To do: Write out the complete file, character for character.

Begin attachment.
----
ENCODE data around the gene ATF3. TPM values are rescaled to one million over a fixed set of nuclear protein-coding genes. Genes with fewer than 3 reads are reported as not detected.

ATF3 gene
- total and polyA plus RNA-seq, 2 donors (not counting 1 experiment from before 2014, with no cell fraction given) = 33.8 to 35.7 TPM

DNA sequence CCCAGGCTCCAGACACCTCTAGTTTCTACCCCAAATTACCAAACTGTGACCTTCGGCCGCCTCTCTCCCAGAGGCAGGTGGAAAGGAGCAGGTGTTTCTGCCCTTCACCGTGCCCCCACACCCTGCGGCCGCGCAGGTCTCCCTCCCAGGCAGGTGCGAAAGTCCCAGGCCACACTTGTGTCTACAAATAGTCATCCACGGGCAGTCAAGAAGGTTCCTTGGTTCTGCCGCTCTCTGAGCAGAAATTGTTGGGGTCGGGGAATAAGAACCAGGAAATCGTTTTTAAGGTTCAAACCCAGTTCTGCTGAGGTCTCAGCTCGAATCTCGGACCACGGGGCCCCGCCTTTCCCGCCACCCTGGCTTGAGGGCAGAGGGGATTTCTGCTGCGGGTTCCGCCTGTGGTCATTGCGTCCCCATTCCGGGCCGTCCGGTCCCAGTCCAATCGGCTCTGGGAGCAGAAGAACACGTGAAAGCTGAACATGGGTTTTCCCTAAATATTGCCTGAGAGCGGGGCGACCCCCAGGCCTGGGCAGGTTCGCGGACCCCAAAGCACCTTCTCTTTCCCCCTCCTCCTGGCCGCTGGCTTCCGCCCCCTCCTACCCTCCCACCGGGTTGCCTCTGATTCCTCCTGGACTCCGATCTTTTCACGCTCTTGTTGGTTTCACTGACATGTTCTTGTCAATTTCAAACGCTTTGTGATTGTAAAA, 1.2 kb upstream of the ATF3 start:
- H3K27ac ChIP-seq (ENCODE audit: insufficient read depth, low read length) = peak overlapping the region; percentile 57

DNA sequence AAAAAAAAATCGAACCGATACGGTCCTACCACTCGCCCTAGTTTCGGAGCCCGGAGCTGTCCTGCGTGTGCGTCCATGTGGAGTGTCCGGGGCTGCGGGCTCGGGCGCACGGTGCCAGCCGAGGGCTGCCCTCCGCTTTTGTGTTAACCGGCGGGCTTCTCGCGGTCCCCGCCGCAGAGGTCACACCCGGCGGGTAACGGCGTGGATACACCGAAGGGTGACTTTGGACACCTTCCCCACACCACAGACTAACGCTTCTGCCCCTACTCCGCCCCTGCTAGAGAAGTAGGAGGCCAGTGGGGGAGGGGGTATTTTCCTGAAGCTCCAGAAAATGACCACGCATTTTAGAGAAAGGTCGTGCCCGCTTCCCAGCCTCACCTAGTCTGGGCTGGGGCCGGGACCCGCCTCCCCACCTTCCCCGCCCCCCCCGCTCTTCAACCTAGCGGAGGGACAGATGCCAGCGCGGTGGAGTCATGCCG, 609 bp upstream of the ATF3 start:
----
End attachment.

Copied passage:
ENCODE data around the gene ATF3. TPM values are rescaled to one million over a fixed set of nuclear protein-coding genes. Genes with fewer than 3 reads are reported as not detected.

ATF3 gene
- total and polyA plus RNA-seq, 2 donors (not counting 1 experiment from before 2014, with no cell fraction given) = 33.8 to 35.7 TPM

DNA sequence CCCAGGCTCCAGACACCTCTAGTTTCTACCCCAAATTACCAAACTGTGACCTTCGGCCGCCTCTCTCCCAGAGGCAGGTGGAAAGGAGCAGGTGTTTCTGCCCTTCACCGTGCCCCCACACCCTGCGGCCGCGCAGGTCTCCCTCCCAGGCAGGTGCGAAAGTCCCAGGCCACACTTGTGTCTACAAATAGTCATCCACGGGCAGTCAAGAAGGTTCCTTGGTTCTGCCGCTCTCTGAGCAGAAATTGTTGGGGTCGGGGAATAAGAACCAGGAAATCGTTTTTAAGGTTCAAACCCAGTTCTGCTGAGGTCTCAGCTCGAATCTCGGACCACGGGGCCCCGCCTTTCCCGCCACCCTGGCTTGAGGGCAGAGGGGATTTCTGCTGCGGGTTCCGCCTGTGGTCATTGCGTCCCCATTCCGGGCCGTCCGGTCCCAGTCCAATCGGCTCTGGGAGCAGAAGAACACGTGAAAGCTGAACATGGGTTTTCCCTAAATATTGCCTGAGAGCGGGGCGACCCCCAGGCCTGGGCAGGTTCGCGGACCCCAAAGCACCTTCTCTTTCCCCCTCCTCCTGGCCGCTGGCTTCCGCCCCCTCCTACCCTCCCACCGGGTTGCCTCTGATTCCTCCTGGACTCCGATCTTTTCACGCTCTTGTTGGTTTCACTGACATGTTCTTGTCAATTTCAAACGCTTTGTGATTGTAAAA, 1.2 kb upstream of the ATF3 start:
- H3K27ac ChIP-seq (ENCODE audit: insufficient read depth, low read length) = peak overlapping the region; percentile 57

DNA sequence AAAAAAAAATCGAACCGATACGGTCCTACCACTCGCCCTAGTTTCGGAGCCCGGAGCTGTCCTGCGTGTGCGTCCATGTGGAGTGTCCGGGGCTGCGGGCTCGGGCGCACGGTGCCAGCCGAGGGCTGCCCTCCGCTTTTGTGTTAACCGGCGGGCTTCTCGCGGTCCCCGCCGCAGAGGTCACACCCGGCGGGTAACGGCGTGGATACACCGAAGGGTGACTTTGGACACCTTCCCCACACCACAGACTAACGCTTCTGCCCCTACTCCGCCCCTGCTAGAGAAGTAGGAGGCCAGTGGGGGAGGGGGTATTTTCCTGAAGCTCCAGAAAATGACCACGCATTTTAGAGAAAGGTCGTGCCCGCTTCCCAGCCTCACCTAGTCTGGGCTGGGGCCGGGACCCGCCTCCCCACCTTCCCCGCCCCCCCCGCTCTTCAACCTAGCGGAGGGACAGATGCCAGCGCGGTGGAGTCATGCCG, 609 bp upstream of the ATF3 start: